London ‘Islamic schools’ don’t teach ‘British values’, risk student welfare – watchdog
The Ofsted report into a number of schools in the London borough, published on Friday, raised concerns over the lack of protective measures for students, and in some cases criticised the educational curriculum for its lack of diversity and inclusivity.
The six schools investigated by Ofsted were the Ebrahim Academy, East London Islamic School, Jamiatul Ummah Boys’ School and Mazahirul Uloom, as well as the London East Academy and the Al Mizan School, both associated with the East London Mosque, the largest Islamic center in the UK.
According to the advice note given to Education Secretary Nicky Morgan by Ofsted Chief Inspector Sir Michael Wilshaw, all the schools inspected were deemed “inadequate” in regards to teaching and achievement, as well as their failure to provide a “broad and balanced curriculum.”
“I am extremely concerned about the large number of failings in each of the six independent schools inspected. I am not convinced that the leaders of these schools have sufficient capacity to bring about the necessary improvements to safeguarding, the curriculum and the quality of teaching and learning. I believe that, in all six schools, pupils’ physical and educational welfare is at serious risk,” Wilshaw told Morgan in the letter.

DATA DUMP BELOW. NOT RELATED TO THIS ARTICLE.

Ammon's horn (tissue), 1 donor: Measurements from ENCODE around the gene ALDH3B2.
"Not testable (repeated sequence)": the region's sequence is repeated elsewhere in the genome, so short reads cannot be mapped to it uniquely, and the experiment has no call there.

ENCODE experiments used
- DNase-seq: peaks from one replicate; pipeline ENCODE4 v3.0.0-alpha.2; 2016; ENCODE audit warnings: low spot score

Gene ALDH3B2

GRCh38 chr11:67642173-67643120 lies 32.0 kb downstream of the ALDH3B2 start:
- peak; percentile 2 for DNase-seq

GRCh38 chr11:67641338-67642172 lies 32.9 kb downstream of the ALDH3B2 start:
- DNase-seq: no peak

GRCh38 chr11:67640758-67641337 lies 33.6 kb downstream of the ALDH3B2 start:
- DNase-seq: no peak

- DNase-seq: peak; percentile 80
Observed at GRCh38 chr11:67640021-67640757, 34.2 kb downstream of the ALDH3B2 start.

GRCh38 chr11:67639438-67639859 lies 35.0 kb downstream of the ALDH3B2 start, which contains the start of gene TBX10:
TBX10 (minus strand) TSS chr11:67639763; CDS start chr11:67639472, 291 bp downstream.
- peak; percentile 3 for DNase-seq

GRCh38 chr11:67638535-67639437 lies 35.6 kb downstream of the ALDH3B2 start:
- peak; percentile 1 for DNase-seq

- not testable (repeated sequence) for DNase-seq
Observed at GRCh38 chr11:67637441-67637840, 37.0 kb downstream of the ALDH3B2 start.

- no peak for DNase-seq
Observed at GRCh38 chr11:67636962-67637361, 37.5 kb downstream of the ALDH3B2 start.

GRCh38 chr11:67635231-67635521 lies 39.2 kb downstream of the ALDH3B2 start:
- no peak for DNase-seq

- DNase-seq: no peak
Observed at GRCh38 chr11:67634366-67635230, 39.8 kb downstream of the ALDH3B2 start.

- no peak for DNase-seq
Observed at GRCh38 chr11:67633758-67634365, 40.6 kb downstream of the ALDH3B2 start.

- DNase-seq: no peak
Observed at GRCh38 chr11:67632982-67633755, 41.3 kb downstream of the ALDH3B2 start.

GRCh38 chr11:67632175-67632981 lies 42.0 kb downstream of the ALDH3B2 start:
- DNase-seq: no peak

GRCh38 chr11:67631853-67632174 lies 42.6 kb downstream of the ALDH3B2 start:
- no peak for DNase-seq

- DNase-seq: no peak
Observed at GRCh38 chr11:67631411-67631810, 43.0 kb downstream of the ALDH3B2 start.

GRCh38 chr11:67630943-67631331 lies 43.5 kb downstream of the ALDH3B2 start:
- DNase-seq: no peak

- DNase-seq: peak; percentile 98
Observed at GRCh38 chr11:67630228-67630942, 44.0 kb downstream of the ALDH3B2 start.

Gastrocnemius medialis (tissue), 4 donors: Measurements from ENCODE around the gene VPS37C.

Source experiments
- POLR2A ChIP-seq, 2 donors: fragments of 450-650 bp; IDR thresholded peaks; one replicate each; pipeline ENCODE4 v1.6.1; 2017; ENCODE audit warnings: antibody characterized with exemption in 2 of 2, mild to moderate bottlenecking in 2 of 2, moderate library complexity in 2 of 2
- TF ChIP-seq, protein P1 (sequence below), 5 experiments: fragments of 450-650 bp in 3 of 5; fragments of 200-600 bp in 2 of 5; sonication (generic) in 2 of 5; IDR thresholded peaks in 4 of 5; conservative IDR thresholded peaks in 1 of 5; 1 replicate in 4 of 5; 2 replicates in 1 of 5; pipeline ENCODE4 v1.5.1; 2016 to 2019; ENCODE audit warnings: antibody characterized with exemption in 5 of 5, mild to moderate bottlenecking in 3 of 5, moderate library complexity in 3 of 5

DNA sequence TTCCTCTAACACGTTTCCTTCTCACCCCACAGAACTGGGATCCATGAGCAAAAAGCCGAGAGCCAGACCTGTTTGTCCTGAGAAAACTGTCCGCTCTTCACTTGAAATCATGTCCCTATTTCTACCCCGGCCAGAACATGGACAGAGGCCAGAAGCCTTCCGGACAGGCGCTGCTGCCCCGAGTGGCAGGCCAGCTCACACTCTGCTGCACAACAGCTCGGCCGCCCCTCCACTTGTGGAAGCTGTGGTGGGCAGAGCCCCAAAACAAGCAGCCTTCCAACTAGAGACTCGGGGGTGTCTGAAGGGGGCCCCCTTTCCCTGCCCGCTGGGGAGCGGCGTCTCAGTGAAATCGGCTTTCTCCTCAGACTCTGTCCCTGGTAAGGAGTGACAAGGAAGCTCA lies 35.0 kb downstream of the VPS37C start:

“It is therefore my strong recommendation that you take urgent action to address the key issues highlighted in this advice note using your powers under section 165 of the Education Act 2002.”
Ofsted noted that the Ebrahim Academy “does not actively and systematically promote fundamental British values” while in the Mazahirul Uloom school, inspectors said pupils were not taught about “English law.”
The watchdog also said students had a “narrow view” of the role of women in society, with some students saying that “women stay at home and clean and look after the children. They cook and pray and wait for us to come back in from school and help with homework.”
The reports also say some of the schools taught pupils they would be “punished” if they danced or listened to music.
“We asked Ofsted to carry out these independent school inspections and the findings are very concerning,” said Morgan.
“While there is no suggestion of a coordinated plot, it is clear that these schools are failing children and this is unacceptable. All schools must prepare children for life in modern Britain.”
Morgan also said her department had the power to shut down the schools if they believed that changes were not urgently made in line with Ofsted's observations.
On Thursday, the John Cass and Redcoat school in Stepney, which was formerly labelled "outstanding" was placed under special measures after inspectors found the Facebook page of the school’s 6th form Islamic society, which allegedly promoted preachers linked to extremism.